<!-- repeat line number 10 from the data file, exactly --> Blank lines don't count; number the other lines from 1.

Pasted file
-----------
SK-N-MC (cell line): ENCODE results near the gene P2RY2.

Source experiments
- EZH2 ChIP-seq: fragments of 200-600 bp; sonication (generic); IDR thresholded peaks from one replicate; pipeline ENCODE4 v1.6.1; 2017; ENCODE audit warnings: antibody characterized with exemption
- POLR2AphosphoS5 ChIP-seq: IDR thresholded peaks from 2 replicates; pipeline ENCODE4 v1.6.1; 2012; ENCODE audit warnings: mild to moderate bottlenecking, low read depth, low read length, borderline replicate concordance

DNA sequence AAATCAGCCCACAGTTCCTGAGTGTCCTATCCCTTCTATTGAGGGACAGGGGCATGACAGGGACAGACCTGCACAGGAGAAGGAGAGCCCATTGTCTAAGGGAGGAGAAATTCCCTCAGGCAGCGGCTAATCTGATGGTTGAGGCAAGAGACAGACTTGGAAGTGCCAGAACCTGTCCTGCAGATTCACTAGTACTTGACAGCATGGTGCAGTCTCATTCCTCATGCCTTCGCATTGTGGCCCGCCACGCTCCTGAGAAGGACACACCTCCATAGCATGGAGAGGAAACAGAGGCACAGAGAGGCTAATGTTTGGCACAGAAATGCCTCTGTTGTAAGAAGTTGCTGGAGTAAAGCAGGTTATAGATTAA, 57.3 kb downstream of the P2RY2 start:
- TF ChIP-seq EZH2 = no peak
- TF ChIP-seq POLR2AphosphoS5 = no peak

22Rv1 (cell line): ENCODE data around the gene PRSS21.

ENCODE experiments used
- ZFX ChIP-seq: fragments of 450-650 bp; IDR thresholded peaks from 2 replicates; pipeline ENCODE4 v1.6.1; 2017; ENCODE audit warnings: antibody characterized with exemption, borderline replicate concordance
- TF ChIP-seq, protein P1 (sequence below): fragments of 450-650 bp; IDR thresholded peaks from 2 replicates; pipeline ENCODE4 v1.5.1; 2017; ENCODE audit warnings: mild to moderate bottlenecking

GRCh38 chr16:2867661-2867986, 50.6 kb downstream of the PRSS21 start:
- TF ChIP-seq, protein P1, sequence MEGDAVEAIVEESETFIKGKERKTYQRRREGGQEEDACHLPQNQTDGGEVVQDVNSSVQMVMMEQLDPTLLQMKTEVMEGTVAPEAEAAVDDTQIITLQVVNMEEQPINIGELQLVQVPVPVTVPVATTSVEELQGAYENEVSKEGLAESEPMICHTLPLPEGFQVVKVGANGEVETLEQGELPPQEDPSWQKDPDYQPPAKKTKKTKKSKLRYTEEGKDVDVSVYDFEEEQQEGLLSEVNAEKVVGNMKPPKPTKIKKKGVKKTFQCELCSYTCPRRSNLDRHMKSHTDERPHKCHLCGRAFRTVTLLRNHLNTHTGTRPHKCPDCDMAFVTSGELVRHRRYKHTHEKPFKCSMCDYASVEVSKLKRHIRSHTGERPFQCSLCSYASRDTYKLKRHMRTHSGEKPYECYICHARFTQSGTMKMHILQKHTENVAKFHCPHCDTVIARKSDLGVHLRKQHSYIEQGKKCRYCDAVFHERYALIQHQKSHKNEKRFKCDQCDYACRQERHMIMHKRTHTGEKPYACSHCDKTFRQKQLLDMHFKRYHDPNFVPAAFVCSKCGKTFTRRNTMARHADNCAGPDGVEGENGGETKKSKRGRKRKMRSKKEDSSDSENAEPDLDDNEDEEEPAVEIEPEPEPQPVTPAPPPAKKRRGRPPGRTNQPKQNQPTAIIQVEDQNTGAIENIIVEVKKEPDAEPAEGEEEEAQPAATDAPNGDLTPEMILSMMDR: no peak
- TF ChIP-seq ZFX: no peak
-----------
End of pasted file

- ZFX ChIP-seq: fragments of 450-650 bp; IDR thresholded peaks from 2 replicates; pipeline ENCODE4 v1.6.1; 2017; ENCODE audit warnings: antibody characterized with exemption, borderline replicate concordance